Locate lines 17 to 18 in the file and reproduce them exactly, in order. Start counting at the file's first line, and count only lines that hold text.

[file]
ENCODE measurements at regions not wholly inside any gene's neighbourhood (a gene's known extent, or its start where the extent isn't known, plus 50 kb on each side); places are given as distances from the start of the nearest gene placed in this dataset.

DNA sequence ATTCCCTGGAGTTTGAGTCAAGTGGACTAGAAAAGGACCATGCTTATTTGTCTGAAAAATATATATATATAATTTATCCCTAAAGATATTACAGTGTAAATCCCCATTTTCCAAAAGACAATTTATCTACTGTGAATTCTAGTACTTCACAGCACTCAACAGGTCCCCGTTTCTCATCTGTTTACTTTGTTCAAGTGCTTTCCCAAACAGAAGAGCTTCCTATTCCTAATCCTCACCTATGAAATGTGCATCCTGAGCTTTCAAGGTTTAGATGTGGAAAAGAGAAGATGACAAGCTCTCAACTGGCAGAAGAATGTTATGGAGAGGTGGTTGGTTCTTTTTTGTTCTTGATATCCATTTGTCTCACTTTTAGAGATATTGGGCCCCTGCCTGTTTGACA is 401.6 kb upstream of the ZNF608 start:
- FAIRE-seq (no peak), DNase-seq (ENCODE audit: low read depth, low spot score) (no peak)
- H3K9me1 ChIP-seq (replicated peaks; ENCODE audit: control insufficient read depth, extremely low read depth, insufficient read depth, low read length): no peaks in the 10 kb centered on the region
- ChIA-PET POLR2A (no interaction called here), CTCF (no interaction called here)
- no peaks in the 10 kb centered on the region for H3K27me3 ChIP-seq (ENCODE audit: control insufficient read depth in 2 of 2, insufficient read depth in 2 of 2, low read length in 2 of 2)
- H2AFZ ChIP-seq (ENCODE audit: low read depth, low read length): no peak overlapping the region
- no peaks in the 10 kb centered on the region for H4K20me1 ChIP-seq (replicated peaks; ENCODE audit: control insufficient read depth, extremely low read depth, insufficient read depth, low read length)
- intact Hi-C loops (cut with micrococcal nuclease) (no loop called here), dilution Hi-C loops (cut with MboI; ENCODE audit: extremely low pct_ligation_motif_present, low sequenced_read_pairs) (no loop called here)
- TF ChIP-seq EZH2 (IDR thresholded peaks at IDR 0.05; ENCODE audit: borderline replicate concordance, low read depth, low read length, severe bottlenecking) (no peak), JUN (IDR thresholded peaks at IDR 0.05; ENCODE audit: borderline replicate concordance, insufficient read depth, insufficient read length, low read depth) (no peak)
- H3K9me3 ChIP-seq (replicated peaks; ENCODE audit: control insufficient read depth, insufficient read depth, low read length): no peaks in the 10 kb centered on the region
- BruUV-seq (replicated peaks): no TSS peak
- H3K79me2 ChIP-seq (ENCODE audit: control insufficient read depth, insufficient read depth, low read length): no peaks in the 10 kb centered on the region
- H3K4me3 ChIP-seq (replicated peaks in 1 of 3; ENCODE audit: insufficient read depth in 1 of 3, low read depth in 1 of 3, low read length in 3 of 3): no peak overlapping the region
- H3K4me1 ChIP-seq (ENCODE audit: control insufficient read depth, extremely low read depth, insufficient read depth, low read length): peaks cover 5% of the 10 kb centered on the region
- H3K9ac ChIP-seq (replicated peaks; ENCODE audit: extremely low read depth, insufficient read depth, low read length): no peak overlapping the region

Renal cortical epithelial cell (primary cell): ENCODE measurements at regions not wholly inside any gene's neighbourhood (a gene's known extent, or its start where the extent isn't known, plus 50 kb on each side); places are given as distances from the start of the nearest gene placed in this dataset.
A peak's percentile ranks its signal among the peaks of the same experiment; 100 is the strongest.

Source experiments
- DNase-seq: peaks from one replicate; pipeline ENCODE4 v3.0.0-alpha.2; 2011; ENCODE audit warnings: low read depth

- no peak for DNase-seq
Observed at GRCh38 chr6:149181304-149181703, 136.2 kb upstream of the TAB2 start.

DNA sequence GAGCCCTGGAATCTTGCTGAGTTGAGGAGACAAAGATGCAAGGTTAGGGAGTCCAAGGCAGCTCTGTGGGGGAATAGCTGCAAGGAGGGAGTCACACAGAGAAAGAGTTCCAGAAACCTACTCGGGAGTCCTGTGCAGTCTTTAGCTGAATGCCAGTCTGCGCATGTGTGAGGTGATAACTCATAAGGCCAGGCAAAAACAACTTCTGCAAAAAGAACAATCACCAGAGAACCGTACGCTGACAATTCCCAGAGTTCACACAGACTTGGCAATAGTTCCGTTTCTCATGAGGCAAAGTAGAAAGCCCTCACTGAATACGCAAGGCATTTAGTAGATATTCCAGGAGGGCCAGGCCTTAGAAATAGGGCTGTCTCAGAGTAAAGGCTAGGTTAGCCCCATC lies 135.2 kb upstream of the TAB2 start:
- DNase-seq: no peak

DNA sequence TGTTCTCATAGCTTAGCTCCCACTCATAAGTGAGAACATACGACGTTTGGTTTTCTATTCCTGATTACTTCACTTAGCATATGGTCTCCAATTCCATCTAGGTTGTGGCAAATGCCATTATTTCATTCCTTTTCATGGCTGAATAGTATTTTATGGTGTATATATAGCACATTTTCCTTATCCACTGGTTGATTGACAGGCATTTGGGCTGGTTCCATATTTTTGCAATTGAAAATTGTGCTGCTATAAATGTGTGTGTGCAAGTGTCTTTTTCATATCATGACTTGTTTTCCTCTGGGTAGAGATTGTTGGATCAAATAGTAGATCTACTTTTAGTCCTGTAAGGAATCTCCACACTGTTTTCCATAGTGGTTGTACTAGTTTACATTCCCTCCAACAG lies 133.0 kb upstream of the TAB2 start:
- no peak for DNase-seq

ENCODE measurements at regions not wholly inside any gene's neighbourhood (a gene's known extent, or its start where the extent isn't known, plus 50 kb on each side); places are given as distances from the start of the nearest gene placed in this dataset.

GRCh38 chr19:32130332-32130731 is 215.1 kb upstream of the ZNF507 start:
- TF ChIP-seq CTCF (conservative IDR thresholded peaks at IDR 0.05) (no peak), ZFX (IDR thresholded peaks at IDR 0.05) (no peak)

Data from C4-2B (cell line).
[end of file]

Renal cortical epithelial cell (primary cell): ENCODE measurements at regions not wholly inside any gene's neighbourhood (a gene's known extent, or its start where the extent isn't known, plus 50 kb on each side); places are given as distances from the start of the nearest gene placed in this dataset.
A peak's percentile ranks its signal among the peaks of the same experiment; 100 is the strongest.